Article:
"...[N]ational heritage [is] a kind of ideological fossil created retroactively by the ruling ideology in order to blur its present antagonism." - Slavoj Zizek
There is definitely some weight to this idea. If I recall correctly most of the literature on the genesis of nationalism as an ideological phenomenon indicates it tends to form as economic development in a given society progresses from a primarily "feudal"/heavily agricultural/subsistence economic arrangement into modernity, and it almost always originates among the educated (read: well-off) classes. This is why I would suspect we didn't see the meaningful appearance of [political] nationalist sentiment in Newfoundland until the late 1960s/early 1970s; it was only then that the province had enough people well-off enough to give a shit about 'standing up for Newfoundland' (I don't think the Anti-Confederate campaign in the late 1940s was ever fundamentally motivated by nationalism [although it was obviously present, ideologically] - it was primarily a question of economic and political power for the business/political class in St. John's and the pulp-and-paper corporate fiefdoms of Grand Falls and Corner Brook. Confederation meant a loss of control by local [commercial, political, clerical] elites over taxation, economic regulation, etc etc etc.)
More importantly I think this particular idea - nationalism as ideology being a retroactive construction in order to mask a present social antagonism - is a good way to begin an analysis of the way nationalism has played a role in provincial politics since the beginning of the Williams administration. Presumably anyone reading this would be familiar with the way the provincial government has been shutting down political opposition (not just the Official Opposition in the House of Assembly, but wider media scrutiny and citizen dissent) by appealing to the Nation - recall the Premier answering Yvonne Jones' questions about the Abitibi expropriation (or the legal dealings with Quebec, or [political issue of the day]...) by implying she was a traitor!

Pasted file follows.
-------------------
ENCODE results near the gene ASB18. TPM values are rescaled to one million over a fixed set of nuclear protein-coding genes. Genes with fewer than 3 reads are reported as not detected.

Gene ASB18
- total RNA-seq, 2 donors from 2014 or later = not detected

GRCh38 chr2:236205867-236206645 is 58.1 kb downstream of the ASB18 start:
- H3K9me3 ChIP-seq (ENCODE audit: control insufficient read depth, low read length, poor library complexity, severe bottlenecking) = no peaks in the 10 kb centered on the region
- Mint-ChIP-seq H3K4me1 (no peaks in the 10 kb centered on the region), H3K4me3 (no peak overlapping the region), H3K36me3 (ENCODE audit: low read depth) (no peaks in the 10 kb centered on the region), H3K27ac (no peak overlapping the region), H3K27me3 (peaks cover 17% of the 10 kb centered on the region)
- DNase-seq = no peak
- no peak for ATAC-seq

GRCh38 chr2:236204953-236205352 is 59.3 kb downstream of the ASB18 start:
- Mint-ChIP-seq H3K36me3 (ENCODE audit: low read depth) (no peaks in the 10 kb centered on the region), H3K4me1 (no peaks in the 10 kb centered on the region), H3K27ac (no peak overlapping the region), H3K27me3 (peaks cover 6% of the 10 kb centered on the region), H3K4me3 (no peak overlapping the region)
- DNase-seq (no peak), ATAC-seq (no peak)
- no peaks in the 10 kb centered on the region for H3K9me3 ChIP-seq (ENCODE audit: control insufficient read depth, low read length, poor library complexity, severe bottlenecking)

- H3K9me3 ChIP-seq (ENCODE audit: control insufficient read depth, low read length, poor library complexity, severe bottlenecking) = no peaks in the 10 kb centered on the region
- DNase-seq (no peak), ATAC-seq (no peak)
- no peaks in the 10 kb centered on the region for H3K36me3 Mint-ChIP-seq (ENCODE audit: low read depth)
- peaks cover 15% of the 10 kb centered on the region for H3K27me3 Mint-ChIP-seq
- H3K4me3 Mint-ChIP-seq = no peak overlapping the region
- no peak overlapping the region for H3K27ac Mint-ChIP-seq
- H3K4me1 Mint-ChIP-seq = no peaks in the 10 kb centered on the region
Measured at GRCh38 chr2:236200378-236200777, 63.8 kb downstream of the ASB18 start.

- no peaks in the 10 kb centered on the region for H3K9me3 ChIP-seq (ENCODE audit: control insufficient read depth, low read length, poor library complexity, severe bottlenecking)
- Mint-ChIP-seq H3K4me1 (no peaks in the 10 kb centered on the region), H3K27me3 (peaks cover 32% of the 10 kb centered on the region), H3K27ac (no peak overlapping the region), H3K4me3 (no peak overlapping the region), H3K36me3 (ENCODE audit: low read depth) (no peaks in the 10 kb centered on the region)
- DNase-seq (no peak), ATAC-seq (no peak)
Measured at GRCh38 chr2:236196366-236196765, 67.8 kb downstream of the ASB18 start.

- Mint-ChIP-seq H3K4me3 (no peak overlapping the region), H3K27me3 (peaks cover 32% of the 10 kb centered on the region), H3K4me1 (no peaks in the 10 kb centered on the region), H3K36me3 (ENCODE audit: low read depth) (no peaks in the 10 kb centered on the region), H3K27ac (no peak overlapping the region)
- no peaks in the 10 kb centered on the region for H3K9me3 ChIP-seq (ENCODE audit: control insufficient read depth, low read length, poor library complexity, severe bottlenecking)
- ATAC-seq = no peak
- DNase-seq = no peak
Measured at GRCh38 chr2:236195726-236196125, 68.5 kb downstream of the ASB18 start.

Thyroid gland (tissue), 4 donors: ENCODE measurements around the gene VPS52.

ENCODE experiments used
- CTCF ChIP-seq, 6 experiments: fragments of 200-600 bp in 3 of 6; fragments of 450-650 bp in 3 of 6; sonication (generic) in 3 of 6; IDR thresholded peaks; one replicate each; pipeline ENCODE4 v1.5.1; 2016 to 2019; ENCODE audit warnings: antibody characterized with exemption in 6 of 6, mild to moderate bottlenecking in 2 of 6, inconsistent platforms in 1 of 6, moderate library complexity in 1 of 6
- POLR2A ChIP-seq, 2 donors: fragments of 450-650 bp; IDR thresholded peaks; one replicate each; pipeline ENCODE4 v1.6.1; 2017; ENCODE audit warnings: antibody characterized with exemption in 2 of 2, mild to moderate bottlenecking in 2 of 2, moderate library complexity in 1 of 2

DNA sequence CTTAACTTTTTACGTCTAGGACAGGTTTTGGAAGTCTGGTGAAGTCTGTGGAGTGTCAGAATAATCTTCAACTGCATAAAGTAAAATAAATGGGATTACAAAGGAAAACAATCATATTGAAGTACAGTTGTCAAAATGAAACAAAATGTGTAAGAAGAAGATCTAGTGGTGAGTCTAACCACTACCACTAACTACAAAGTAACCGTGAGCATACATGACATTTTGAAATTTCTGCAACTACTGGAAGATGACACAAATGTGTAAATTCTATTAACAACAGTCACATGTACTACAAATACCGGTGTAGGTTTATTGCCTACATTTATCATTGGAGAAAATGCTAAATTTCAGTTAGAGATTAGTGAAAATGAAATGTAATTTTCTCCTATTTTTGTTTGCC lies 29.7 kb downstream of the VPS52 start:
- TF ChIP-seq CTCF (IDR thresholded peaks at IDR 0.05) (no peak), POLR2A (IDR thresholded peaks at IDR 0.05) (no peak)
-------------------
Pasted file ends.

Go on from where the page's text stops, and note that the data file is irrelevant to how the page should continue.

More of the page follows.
The real question in this situation is to try and determine what social antagonisms nationalist ideology in its present manifestation is blurring. While I'm sure there are many, a few in particular grab my immediate attention - the 'conflict' between 'rural' and 'urban' Newfoundland ('rural' being primarily working-class, "traditional" economy of fishing, agriculture, manual labour, etc. with 'urban' being primarily the oil/gas industry, finance and commerce, etc.), and, as always, the broader class antagonism in this province that is beyond being pinned down to a matter of geographical location; I'm sure any of the unions who've run afoul of the provincial government could testify to this point.
Here I don't think it's hard to see why nationalism works so well as an ideology in the 'Zizekian' sense - what better way to override the actual antagonism between 'have' and 'have not' (to use the popular terminology) than to have us live within a conceptual framework where we are all 'Newfoundlanders and Labradorians', all of us united as a 'nation' with an illustrious historical narrative united against the Other[s] (the federal government, Big Oil/Pulp and Paper/Greenpeace, Quebec, etc). The provincial government here especially likes to make a full identification with nationalist ideology; the House of Assembly is where we are politically represented, and the governing party has an extraordinarily strong mandate (they control roughly 90% of the seats) with an extraordinarily strong executive branch - which leaves us with the bizarre political configuration where the Premier [on his own or through his cabinet] can effectively (if the opinion polls are to be believed) declare that "Le Nation, c'est l'Etat.. et l'Etat, c'est moi."
Obviously this is a very rough sketch of an ideological critique of the present political climate in this province. I think it's a good foundation at least, and if nothing else, some food for thought. But I definitely would consider it as something worth a bit of concerted research.